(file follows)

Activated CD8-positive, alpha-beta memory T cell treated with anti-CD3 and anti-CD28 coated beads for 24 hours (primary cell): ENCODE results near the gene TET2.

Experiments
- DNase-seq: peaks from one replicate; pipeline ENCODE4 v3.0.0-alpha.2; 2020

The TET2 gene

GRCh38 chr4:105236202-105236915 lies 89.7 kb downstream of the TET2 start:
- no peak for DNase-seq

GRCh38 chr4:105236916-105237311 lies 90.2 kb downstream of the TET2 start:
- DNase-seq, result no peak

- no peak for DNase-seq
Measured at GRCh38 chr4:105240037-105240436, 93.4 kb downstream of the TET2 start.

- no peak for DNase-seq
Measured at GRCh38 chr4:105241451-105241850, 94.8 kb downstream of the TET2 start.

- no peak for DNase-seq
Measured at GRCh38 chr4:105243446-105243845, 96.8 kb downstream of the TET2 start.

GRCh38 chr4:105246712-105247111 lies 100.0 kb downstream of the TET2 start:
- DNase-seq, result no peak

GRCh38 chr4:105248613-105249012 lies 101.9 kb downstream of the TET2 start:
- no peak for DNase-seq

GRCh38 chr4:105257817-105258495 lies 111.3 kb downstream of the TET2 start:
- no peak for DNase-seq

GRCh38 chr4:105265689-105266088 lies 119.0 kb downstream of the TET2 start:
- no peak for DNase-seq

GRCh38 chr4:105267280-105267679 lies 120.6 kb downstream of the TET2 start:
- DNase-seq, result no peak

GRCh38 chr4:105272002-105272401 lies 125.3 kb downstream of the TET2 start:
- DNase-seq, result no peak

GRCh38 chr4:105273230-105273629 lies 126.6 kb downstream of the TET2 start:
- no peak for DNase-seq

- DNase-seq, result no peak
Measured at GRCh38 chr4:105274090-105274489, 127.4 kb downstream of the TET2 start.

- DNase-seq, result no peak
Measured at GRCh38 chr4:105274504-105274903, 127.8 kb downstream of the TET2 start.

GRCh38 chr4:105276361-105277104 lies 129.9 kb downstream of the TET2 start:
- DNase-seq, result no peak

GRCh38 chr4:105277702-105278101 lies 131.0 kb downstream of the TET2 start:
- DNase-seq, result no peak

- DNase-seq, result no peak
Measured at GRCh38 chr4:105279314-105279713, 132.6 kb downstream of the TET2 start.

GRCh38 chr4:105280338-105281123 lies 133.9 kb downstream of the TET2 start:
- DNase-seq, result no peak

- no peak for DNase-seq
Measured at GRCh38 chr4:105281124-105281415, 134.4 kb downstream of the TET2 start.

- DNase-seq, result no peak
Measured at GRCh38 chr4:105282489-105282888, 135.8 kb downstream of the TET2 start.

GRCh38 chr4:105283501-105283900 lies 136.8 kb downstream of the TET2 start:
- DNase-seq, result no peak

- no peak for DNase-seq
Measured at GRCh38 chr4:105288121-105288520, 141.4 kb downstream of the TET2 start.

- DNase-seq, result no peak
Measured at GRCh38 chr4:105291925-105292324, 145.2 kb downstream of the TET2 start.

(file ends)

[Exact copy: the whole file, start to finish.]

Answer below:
Activated CD8-positive, alpha-beta memory T cell treated with anti-CD3 and anti-CD28 coated beads for 24 hours (primary cell): ENCODE results near the gene TET2.

Experiments
- DNase-seq: peaks from one replicate; pipeline ENCODE4 v3.0.0-alpha.2; 2020

The TET2 gene

GRCh38 chr4:105236202-105236915 lies 89.7 kb downstream of the TET2 start:
- no peak for DNase-seq

GRCh38 chr4:105236916-105237311 lies 90.2 kb downstream of the TET2 start:
- DNase-seq, result no peak

- no peak for DNase-seq
Measured at GRCh38 chr4:105240037-105240436, 93.4 kb downstream of the TET2 start.

- no peak for DNase-seq
Measured at GRCh38 chr4:105241451-105241850, 94.8 kb downstream of the TET2 start.

- no peak for DNase-seq
Measured at GRCh38 chr4:105243446-105243845, 96.8 kb downstream of the TET2 start.

GRCh38 chr4:105246712-105247111 lies 100.0 kb downstream of the TET2 start:
- DNase-seq, result no peak

GRCh38 chr4:105248613-105249012 lies 101.9 kb downstream of the TET2 start:
- no peak for DNase-seq

GRCh38 chr4:105257817-105258495 lies 111.3 kb downstream of the TET2 start:
- no peak for DNase-seq

GRCh38 chr4:105265689-105266088 lies 119.0 kb downstream of the TET2 start:
- no peak for DNase-seq

GRCh38 chr4:105267280-105267679 lies 120.6 kb downstream of the TET2 start:
- DNase-seq, result no peak

GRCh38 chr4:105272002-105272401 lies 125.3 kb downstream of the TET2 start:
- DNase-seq, result no peak

GRCh38 chr4:105273230-105273629 lies 126.6 kb downstream of the TET2 start:
- no peak for DNase-seq

- DNase-seq, result no peak
Measured at GRCh38 chr4:105274090-105274489, 127.4 kb downstream of the TET2 start.

- DNase-seq, result no peak
Measured at GRCh38 chr4:105274504-105274903, 127.8 kb downstream of the TET2 start.

GRCh38 chr4:105276361-105277104 lies 129.9 kb downstream of the TET2 start:
- DNase-seq, result no peak

GRCh38 chr4:105277702-105278101 lies 131.0 kb downstream of the TET2 start:
- DNase-seq, result no peak

- DNase-seq, result no peak
Measured at GRCh38 chr4:105279314-105279713, 132.6 kb downstream of the TET2 start.

GRCh38 chr4:105280338-105281123 lies 133.9 kb downstream of the TET2 start:
- DNase-seq, result no peak

- no peak for DNase-seq
Measured at GRCh38 chr4:105281124-105281415, 134.4 kb downstream of the TET2 start.

- DNase-seq, result no peak
Measured at GRCh38 chr4:105282489-105282888, 135.8 kb downstream of the TET2 start.

GRCh38 chr4:105283501-105283900 lies 136.8 kb downstream of the TET2 start:
- DNase-seq, result no peak

- no peak for DNase-seq
Measured at GRCh38 chr4:105288121-105288520, 141.4 kb downstream of the TET2 start.

- DNase-seq, result no peak
Measured at GRCh38 chr4:105291925-105292324, 145.2 kb downstream of the TET2 start.